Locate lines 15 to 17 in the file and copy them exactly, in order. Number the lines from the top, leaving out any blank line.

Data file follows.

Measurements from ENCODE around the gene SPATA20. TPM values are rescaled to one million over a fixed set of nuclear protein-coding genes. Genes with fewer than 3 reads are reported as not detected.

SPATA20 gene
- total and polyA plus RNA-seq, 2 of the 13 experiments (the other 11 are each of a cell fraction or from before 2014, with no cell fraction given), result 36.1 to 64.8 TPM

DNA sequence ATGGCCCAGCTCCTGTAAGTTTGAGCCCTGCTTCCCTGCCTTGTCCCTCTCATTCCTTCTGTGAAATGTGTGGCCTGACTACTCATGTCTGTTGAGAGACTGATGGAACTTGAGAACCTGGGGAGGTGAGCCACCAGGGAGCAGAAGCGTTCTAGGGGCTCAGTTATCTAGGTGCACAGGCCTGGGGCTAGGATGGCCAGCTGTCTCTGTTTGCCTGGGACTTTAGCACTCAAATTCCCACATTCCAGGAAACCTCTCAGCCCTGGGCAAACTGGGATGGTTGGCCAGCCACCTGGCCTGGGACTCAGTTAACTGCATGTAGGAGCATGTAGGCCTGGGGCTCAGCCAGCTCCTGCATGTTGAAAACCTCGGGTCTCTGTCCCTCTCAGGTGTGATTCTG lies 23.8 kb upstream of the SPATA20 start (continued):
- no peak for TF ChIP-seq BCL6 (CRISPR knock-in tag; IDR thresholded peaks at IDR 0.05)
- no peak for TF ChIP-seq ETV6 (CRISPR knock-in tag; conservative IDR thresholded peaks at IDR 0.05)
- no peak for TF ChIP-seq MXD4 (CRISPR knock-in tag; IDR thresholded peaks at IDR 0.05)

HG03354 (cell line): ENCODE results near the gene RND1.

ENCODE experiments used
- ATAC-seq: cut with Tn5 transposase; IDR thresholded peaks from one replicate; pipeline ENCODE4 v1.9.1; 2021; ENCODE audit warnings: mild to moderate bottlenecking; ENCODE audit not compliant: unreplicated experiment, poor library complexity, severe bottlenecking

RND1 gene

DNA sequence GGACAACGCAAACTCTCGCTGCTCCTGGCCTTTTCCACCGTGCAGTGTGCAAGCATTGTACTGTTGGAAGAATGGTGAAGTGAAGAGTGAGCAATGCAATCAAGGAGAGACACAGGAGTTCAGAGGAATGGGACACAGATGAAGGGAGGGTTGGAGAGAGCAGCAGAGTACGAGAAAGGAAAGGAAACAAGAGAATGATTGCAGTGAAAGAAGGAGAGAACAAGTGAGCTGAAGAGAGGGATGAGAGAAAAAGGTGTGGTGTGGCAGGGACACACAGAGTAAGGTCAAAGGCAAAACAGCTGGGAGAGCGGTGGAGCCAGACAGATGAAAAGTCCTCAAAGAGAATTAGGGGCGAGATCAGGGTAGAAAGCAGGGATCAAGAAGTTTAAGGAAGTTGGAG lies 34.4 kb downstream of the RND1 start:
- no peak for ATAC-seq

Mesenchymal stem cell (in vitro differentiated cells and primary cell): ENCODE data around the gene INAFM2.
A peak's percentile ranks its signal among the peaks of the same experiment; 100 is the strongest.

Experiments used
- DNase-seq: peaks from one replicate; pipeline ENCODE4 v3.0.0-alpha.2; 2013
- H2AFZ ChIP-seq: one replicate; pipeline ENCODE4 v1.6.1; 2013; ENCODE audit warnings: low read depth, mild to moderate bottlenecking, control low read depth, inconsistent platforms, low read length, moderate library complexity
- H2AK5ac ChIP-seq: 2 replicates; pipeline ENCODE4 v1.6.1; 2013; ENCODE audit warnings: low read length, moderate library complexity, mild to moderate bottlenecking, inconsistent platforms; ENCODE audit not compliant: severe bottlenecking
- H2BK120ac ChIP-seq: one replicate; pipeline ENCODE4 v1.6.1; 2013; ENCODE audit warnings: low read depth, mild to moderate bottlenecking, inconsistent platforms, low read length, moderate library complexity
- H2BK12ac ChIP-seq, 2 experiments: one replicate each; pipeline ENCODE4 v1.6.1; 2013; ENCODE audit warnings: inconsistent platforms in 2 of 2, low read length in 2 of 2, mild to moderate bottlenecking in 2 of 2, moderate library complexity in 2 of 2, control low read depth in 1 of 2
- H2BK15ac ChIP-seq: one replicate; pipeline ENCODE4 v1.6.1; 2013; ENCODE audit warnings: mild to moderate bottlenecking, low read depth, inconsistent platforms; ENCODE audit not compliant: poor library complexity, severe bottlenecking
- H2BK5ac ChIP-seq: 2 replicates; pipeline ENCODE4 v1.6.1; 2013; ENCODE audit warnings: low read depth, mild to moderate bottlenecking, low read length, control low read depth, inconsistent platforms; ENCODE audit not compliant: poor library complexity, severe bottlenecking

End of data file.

A peak's percentile ranks its signal among the peaks of the same experiment; 100 is the strongest.

Experiments used
- DNase-seq: peaks from one replicate; pipeline ENCODE4 v3.0.0-alpha.2; 2013